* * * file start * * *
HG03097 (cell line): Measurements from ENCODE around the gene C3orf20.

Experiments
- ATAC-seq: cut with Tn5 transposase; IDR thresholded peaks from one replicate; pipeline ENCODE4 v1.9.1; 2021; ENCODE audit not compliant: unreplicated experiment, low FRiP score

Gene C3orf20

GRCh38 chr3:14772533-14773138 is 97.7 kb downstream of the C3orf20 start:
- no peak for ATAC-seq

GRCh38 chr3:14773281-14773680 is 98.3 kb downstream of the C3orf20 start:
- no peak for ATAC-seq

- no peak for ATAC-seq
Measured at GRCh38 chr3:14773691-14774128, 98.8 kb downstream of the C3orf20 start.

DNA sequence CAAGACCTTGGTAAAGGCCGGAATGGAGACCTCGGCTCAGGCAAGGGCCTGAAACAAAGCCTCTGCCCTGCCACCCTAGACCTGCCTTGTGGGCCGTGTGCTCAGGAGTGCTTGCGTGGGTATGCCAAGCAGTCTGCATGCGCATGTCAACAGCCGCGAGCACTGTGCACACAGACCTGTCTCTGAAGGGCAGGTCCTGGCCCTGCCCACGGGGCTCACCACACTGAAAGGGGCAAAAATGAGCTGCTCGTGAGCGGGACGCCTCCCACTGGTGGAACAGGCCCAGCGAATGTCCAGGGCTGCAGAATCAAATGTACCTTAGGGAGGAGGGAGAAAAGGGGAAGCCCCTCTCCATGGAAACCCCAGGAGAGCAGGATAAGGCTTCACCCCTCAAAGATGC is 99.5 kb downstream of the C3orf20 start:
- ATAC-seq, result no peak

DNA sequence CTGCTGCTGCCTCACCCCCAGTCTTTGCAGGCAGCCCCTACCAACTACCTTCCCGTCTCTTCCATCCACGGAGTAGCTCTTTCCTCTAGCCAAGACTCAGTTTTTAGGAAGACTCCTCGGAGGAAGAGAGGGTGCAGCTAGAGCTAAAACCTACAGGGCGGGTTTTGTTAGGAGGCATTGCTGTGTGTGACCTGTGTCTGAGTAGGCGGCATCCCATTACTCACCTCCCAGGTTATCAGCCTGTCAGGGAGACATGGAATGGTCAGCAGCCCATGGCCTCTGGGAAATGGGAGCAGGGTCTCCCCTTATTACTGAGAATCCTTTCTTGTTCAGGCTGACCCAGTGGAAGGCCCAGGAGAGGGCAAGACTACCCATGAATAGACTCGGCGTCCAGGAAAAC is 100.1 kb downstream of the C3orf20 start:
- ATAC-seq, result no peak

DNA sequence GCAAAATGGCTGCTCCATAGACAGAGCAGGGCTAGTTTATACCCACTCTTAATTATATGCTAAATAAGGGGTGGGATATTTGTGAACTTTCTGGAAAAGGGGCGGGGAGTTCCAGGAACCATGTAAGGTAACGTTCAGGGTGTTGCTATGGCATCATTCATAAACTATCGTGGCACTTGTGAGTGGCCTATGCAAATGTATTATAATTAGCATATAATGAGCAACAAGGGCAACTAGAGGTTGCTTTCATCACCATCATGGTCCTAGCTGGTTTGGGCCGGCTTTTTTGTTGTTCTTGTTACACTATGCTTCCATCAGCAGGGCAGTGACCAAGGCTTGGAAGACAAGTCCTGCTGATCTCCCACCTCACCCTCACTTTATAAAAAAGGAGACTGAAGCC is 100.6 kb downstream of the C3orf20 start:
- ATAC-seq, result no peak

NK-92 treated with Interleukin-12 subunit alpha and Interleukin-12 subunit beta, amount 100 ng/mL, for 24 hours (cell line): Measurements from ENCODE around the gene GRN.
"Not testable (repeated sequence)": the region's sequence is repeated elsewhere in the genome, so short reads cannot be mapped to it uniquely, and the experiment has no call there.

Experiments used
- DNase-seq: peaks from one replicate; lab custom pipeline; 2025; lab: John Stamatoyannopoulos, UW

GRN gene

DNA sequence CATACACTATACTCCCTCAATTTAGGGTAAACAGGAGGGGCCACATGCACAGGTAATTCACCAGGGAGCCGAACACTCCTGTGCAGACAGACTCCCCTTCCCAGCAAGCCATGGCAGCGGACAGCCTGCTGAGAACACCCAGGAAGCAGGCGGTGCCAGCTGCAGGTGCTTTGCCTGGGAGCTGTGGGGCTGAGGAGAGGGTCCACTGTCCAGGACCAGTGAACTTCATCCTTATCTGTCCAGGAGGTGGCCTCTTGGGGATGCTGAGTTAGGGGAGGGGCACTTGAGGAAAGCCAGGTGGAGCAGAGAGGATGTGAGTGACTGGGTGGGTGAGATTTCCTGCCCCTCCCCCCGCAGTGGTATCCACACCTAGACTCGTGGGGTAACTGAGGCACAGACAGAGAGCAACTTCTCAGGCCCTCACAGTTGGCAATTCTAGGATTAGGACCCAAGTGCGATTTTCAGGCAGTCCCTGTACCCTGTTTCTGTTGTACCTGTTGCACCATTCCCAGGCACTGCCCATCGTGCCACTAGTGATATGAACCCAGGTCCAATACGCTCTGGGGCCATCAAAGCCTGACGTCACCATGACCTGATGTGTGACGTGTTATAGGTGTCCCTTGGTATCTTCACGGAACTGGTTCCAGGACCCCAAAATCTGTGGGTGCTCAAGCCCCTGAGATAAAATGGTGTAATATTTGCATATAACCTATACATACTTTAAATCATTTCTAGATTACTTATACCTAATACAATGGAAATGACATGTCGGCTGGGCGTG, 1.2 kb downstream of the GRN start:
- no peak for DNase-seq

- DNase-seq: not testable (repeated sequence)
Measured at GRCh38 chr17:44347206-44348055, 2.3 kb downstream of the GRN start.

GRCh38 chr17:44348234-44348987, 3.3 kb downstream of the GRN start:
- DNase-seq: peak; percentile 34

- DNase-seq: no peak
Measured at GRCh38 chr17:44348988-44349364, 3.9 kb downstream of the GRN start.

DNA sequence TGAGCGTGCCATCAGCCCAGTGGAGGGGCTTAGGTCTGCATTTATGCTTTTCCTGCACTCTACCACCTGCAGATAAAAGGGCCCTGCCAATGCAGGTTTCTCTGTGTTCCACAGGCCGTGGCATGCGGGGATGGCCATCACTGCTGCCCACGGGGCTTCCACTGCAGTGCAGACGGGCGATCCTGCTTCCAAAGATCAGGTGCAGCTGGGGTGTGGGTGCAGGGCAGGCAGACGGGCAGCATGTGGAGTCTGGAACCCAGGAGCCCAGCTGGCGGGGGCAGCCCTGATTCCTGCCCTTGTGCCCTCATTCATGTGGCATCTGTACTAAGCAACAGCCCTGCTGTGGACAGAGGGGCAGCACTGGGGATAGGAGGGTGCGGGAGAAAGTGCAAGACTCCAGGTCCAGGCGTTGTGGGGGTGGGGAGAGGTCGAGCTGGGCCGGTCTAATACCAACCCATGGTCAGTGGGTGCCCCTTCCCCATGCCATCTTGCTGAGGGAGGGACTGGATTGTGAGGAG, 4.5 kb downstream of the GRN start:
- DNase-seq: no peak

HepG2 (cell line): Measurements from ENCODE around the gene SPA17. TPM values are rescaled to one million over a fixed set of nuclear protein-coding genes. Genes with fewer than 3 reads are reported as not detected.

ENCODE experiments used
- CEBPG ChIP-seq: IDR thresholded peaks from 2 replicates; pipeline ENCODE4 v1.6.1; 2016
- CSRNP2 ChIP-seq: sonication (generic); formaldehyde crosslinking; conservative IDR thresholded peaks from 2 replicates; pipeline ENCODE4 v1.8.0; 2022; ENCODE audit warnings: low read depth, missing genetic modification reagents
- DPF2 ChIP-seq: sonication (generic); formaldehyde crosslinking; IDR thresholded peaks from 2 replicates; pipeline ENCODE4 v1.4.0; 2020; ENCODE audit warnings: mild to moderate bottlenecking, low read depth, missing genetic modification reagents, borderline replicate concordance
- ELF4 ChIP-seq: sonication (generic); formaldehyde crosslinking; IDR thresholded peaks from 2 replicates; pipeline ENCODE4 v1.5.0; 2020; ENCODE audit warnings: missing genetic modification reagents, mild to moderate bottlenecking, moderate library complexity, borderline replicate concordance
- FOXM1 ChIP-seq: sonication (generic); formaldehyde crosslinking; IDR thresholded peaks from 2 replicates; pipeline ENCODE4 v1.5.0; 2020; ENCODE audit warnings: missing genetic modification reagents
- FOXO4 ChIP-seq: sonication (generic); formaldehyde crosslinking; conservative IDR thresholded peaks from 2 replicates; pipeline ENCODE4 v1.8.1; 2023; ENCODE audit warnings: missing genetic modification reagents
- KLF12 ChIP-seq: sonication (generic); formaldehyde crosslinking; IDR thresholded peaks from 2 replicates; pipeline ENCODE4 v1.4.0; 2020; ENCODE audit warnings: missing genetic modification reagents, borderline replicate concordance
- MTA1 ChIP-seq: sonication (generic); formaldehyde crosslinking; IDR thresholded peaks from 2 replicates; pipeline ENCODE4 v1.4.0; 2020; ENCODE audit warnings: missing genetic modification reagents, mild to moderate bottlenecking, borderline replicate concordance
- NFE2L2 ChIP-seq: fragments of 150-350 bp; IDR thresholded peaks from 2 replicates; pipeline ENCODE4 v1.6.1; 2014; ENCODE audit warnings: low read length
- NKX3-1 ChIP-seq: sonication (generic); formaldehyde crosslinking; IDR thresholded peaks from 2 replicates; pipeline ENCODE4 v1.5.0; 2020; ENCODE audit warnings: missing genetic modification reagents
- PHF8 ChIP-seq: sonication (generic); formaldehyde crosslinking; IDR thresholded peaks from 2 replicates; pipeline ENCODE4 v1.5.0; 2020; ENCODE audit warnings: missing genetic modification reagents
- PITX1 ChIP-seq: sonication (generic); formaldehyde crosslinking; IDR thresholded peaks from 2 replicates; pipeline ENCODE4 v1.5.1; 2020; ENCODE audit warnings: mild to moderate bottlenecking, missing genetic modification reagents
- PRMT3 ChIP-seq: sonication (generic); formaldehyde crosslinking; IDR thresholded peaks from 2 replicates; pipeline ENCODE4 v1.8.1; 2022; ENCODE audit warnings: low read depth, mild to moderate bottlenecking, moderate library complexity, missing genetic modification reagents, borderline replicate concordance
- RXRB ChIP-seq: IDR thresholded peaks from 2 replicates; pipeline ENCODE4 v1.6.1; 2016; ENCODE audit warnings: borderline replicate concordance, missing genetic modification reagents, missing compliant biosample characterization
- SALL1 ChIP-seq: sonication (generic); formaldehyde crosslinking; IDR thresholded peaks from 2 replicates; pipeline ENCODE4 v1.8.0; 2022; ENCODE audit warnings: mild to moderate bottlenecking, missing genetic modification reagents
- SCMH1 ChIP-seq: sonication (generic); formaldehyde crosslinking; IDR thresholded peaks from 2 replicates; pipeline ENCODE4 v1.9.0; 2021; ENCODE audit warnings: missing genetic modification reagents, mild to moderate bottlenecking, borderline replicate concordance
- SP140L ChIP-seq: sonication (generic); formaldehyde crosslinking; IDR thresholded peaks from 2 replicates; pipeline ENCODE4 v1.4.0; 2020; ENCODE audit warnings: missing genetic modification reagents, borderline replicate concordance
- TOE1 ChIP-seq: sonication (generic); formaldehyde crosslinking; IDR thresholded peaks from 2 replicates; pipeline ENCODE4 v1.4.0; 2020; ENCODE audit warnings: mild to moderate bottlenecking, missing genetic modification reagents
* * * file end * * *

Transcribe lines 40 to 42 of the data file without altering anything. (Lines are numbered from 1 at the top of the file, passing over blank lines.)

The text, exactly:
- KLF12 ChIP-seq: sonication (generic); formaldehyde crosslinking; IDR thresholded peaks from 2 replicates; pipeline ENCODE4 v1.4.0; 2020; ENCODE audit warnings: missing genetic modification reagents, borderline replicate concordance
- MTA1 ChIP-seq: sonication (generic); formaldehyde crosslinking; IDR thresholded peaks from 2 replicates; pipeline ENCODE4 v1.4.0; 2020; ENCODE audit warnings: missing genetic modification reagents, mild to moderate bottlenecking, borderline replicate concordance
- NFE2L2 ChIP-seq: fragments of 150-350 bp; IDR thresholded peaks from 2 replicates; pipeline ENCODE4 v1.6.1; 2014; ENCODE audit warnings: low read length